Career development and university continuing education have changed over the decades. The days of completing a certificate or diploma, getting a job, working for 30 years and retiring is no longer a reality for many in this country. The “one and done” lifelong learning model is an old paradigm that went the way of the dodo bird.
In 2021, we are seeing the effects of the digital disruption afoot in all industries in Canada, which is having major regional impacts in fields such as auto manufacturing in Ontario and oil and gas in Alberta. As a result, the numbers and personal characteristics of those needing workforce development support have dramatically changed.
More and more career advisors and university continuing education units are serving displaced mid-skilled and high-skilled professionals with post-secondary education (baccalaureate and graduate degrees) and significant training and skills. Continuing education units across all types of post-secondary institutions, including universities, colleges and polytechnics, are responding to this trend by building upskilling and reskilling programs for the mid-skilled worker. Research universities, as the generators of new knowledge and ideas, are in a unique position to build upskilling programs for the highest-skilled individuals in our workforce. By doing so, university continuing education contributes to ensuring our Canadian workforce is globally competitive and equipped with the most current knowledge.
Six ways continuing education units contribute to workforce development in Canada
Workforce development is one of the primary functions of continuing education units. Here are a few ways continuing education can support the new wave of upskilling and reskilling needs of mid-skilled and high-skilled workers.
1. Continuing education units are uniquely positioned within our post-secondary community to develop short, flexible programs that are linked to in-demand skills in the workforce. Through advisory committees, ongoing partnerships and collaborations, they are embedded in their local business community. Through these connections and ongoing analysis of employer recruitment data, continuing education units identify the in-demand skills employers are looking for.
Example: Energy to Digital Growth Education and Upskilling Project (EDGE UP) is a short-term skills development program for mid-career oil and gas STEM professionals displaced from the oil and gas sector in Calgary. The project aims to help former petroleum engineers, geoscientists, geologists, chemists, etc. of the oil and gas sector gain employment in Calgary’s high-demand, high-growth digital technology opportunities across all industries.
The program is a consortium of partners: Calgary Economic Development, University of Calgary Continuing Education, SAIT, Bow Valley College, ICTC Canada and Riipen, with federal funding from Future Skills Centre. Each partner has a different role, as seen in Figure 1.
2. Professional associations rely on continuing education units for their members to acquire their related designation and professional development credits. For example, the Career Development and Academic Advising Certificate program offered at the University of Calgary changed in response to certification requirement changes made by the Career Development Association of Alberta.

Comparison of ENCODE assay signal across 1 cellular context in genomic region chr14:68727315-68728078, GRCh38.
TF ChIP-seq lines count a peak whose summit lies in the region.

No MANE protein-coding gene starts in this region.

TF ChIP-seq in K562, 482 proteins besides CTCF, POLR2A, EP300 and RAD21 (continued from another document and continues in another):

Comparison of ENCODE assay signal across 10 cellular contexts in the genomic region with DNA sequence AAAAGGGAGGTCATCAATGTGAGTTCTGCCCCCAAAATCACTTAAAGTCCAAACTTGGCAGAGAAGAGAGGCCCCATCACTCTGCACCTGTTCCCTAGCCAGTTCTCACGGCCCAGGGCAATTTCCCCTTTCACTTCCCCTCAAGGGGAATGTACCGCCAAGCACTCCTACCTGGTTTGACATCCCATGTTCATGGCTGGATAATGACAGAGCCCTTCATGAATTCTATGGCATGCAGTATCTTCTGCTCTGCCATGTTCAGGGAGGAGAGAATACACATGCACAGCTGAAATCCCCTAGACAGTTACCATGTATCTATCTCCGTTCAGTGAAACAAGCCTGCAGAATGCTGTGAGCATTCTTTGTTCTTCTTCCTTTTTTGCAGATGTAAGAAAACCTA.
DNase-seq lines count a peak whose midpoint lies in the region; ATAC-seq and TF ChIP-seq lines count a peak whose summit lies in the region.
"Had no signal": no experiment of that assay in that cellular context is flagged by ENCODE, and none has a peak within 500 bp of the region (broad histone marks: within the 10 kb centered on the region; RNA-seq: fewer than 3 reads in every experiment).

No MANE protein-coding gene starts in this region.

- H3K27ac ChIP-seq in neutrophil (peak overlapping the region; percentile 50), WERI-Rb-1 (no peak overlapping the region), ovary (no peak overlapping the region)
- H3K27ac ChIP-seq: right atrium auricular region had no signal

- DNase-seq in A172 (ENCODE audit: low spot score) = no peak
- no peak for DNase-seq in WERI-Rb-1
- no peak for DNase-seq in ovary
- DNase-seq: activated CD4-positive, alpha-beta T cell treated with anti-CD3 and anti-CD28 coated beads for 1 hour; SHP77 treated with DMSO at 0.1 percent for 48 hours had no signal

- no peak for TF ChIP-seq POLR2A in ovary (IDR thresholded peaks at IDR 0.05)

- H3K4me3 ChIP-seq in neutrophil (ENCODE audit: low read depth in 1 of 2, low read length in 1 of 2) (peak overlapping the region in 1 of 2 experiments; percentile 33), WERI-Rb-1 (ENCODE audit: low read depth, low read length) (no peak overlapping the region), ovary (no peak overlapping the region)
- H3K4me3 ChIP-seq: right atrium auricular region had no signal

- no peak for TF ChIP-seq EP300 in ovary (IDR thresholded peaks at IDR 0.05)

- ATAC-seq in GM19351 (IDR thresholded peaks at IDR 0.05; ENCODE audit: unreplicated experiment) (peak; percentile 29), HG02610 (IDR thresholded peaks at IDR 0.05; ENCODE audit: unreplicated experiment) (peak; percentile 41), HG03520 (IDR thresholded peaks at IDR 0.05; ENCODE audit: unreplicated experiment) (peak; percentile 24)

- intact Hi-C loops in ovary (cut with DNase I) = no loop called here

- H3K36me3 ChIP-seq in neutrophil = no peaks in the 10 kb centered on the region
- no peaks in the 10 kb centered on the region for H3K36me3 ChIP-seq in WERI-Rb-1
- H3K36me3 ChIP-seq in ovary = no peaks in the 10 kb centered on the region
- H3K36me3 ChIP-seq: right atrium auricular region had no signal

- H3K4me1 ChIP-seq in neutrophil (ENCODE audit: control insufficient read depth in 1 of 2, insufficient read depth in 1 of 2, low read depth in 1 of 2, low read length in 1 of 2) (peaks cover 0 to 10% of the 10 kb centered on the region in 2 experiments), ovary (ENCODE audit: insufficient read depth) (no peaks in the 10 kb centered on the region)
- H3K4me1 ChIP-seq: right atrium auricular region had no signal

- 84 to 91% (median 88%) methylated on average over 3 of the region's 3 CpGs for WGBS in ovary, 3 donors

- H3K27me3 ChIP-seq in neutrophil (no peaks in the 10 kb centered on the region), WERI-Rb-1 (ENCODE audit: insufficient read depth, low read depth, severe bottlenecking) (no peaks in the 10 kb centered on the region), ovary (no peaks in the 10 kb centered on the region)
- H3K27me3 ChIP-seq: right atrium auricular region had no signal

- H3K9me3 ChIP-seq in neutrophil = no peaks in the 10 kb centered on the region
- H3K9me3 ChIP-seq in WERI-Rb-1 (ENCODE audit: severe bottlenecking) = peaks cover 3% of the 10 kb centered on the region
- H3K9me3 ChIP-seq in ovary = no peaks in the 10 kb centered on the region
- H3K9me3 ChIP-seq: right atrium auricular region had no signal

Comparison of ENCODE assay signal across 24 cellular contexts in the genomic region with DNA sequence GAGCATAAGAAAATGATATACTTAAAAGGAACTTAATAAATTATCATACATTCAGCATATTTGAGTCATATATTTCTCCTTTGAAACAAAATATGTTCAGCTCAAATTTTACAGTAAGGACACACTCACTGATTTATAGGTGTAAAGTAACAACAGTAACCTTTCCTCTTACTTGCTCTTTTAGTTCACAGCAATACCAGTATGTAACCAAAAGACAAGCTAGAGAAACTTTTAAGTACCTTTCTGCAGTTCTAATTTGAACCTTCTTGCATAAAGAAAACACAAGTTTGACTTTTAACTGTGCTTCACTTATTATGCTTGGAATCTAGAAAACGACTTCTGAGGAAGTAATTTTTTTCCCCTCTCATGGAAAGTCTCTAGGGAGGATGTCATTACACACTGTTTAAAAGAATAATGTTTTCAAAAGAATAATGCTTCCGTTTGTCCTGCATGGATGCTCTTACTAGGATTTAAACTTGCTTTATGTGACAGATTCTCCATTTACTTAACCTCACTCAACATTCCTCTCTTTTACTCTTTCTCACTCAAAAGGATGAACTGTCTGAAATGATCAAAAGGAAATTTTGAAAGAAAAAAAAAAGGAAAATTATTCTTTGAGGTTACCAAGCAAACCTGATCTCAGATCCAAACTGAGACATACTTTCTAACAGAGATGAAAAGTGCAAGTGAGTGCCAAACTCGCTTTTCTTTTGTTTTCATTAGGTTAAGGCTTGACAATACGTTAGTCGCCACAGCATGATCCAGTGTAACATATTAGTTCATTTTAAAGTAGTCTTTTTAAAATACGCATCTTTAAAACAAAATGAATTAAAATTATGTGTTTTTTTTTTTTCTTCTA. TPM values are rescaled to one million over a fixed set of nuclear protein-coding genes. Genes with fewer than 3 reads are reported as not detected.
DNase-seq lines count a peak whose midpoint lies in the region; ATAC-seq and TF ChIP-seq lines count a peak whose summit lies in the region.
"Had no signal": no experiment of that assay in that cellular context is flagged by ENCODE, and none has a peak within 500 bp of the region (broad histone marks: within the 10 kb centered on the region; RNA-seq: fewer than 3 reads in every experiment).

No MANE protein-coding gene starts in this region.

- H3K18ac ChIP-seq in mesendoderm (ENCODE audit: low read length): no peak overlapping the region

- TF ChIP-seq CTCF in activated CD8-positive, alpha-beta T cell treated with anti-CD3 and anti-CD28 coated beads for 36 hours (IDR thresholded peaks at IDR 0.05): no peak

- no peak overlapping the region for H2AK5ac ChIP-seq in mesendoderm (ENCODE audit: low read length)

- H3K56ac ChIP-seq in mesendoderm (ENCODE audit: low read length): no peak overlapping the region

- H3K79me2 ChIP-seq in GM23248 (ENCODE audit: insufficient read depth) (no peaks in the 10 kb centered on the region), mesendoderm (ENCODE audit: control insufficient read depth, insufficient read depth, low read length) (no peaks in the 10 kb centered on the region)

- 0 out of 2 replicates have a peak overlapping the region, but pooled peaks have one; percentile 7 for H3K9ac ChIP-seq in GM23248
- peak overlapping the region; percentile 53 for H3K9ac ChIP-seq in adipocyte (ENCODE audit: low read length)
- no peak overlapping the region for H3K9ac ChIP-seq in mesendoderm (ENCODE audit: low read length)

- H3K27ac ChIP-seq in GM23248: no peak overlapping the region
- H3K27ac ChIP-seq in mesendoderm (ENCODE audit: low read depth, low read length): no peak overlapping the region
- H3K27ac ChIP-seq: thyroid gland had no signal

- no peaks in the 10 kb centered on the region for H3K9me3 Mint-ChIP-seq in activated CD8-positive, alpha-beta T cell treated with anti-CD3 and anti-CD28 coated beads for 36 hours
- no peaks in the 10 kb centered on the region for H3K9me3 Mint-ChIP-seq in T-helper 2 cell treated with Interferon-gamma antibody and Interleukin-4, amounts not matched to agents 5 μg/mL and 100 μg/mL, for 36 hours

3. Continuing education units partner with organizations to tailor workforce development programs through corporate training engagements and other similar channels.
4. Continuing education units meet the needs of the working professional adult learner by scheduling and delivering programming in the evenings, on weekends and online. This allows working professionals to create a space in their lives to gain the credential they are looking for.
5. Instructors are a critical link between the university and continuing education students. Most instructors are working professionals and they all are experts in their field, which allows them to bring to the classroom the most up-to-date knowledge and practices. In annual surveys of continuing education graduates, students repeatedly express how helpful it is to their career to be able to learn practical responses to the real scenarios their instructors describe. They say they take these lessons and apply them in their daily work.
6. Career development professionals are in a unique position to bust the myth of the “one-and-done” career and promote a lifelong learning model. They help clients see their career and learning options, often incorporating discussions with their client on how to learn new skills. Continuing education programs are one place they can refer clients to for upskilling and reskilling options.
Connecting with your local university and continuing education school
Career development practitioners are the frontline of workforce development. As the need for upskilling and reskilling of mid-skilled and high-skilled professionals for a variety of careers continues to grow, how are you advising your clients? Are your clients connecting with your local continuing education unit for the right programs to help them shift their career?
If you’re in a position to collaborate or innovate with governments, post-secondary institutions and other related organizations, what have been your successes? What would you advise your colleagues contemplating such collaborations?
Share your stories in the comments section below! We would also love to hear from you directly. Visit the University of Calgary Continuing Education’s virtual exhibitor booth at CERIC’s upcoming Cannexus21 National Career Development Conference, starting Jan. 25. Learn more and register at cannexus.ceric.ca.